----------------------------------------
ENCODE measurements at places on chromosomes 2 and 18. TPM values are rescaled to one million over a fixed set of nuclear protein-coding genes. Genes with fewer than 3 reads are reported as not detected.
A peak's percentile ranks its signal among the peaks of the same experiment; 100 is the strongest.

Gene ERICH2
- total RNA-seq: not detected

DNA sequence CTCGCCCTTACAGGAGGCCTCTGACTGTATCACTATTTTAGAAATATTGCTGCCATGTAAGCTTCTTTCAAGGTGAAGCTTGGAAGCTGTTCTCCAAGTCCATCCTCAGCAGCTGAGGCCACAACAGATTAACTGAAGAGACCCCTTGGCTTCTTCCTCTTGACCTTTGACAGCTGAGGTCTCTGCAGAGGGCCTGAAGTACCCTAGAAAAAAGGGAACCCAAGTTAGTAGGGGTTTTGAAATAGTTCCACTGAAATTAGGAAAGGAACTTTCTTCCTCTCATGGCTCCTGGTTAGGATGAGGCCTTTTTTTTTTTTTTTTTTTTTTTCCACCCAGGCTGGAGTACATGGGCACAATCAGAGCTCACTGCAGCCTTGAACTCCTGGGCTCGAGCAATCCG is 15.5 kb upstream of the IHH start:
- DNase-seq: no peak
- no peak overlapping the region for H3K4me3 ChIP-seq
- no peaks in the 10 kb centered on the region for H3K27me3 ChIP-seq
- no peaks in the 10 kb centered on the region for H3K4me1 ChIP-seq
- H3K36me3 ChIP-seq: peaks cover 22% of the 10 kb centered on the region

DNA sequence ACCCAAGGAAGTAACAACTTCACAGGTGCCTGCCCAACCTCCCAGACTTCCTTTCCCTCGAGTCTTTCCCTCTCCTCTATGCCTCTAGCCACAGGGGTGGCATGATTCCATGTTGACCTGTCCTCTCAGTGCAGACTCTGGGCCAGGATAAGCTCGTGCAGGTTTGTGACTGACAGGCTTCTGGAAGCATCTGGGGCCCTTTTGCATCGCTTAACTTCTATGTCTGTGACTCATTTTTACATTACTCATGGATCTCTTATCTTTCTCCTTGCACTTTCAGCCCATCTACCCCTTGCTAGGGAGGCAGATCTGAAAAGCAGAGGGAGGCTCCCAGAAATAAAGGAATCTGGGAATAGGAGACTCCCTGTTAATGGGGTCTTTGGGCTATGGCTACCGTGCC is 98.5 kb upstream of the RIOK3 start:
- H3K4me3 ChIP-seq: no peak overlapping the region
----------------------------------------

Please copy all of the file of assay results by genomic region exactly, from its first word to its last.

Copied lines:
ENCODE measurements at places on chromosomes 2 and 18. TPM values are rescaled to one million over a fixed set of nuclear protein-coding genes. Genes with fewer than 3 reads are reported as not detected.
A peak's percentile ranks its signal among the peaks of the same experiment; 100 is the strongest.

Gene ERICH2
- total RNA-seq: not detected

DNA sequence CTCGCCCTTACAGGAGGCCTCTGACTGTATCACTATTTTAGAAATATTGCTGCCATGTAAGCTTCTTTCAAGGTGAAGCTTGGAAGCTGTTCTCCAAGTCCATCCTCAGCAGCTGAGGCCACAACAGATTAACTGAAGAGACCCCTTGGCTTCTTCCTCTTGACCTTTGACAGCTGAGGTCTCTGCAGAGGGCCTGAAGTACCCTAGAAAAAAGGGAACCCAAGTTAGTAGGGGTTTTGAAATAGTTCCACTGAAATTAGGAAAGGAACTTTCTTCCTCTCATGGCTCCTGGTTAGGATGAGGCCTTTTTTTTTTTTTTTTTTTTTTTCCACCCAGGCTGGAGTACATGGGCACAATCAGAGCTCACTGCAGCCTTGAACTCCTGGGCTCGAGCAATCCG is 15.5 kb upstream of the IHH start:
- DNase-seq: no peak
- no peak overlapping the region for H3K4me3 ChIP-seq
- no peaks in the 10 kb centered on the region for H3K27me3 ChIP-seq
- no peaks in the 10 kb centered on the region for H3K4me1 ChIP-seq
- H3K36me3 ChIP-seq: peaks cover 22% of the 10 kb centered on the region

DNA sequence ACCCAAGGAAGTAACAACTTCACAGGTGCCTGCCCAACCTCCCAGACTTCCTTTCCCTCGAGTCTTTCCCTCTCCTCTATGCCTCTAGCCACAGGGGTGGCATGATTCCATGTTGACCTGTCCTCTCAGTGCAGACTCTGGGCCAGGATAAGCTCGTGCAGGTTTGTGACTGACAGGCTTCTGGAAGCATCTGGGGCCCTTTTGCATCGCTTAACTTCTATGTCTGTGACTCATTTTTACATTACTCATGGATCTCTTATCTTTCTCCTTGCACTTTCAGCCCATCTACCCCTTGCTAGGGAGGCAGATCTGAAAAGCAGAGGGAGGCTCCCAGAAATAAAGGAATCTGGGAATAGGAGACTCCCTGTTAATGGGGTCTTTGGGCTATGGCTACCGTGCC is 98.5 kb upstream of the RIOK3 start:
- H3K4me3 ChIP-seq: no peak overlapping the region